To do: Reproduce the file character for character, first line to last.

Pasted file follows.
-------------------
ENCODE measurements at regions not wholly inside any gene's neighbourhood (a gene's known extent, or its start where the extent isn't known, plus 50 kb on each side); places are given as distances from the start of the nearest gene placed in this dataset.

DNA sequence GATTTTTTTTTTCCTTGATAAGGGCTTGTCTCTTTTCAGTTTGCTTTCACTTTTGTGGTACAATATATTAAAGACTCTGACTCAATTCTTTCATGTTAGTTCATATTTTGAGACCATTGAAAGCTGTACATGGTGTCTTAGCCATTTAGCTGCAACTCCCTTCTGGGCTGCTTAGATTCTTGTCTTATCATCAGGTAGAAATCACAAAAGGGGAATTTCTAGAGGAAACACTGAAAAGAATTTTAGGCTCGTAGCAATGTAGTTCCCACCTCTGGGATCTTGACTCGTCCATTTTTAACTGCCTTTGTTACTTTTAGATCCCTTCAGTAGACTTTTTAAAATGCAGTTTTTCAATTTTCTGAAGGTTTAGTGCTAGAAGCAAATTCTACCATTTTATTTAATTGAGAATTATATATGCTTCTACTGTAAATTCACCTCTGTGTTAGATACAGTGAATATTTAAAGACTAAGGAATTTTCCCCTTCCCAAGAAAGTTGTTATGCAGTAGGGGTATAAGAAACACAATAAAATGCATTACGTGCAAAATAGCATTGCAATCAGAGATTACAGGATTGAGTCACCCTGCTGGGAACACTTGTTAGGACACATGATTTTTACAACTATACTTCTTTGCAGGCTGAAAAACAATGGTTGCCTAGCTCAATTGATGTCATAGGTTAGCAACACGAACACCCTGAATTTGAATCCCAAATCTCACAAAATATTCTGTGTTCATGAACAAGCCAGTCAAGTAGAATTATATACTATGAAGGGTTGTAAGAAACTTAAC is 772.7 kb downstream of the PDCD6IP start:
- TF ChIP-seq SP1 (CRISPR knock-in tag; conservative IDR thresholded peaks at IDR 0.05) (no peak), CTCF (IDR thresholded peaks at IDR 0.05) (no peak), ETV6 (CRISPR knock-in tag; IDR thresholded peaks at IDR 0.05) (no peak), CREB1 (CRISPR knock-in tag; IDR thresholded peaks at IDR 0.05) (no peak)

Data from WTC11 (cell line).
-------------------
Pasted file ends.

ENCODE measurements at regions not wholly inside any gene's neighbourhood (a gene's known extent, or its start where the extent isn't known, plus 50 kb on each side); places are given as distances from the start of the nearest gene placed in this dataset.

DNA sequence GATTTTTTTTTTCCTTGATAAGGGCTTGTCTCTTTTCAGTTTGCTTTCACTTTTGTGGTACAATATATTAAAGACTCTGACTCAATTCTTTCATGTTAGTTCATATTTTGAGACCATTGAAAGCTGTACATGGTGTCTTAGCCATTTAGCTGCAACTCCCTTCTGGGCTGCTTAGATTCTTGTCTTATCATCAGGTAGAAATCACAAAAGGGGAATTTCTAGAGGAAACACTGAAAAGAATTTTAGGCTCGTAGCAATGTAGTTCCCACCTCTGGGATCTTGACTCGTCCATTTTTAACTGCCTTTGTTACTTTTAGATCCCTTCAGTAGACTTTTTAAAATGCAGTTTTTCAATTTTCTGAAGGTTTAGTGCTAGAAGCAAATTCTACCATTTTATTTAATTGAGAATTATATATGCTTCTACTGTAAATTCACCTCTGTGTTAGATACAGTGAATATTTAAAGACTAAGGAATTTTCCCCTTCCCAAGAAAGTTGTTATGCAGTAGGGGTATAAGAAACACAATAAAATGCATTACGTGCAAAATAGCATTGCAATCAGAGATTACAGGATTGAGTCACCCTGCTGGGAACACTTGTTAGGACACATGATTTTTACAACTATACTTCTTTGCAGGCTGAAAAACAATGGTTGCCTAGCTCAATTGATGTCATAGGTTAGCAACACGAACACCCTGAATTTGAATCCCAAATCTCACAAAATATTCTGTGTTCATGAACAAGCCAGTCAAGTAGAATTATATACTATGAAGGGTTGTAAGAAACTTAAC is 772.7 kb downstream of the PDCD6IP start:
- TF ChIP-seq SP1 (CRISPR knock-in tag; conservative IDR thresholded peaks at IDR 0.05) (no peak), CTCF (IDR thresholded peaks at IDR 0.05) (no peak), ETV6 (CRISPR knock-in tag; IDR thresholded peaks at IDR 0.05) (no peak), CREB1 (CRISPR knock-in tag; IDR thresholded peaks at IDR 0.05) (no peak)

Data from WTC11 (cell line).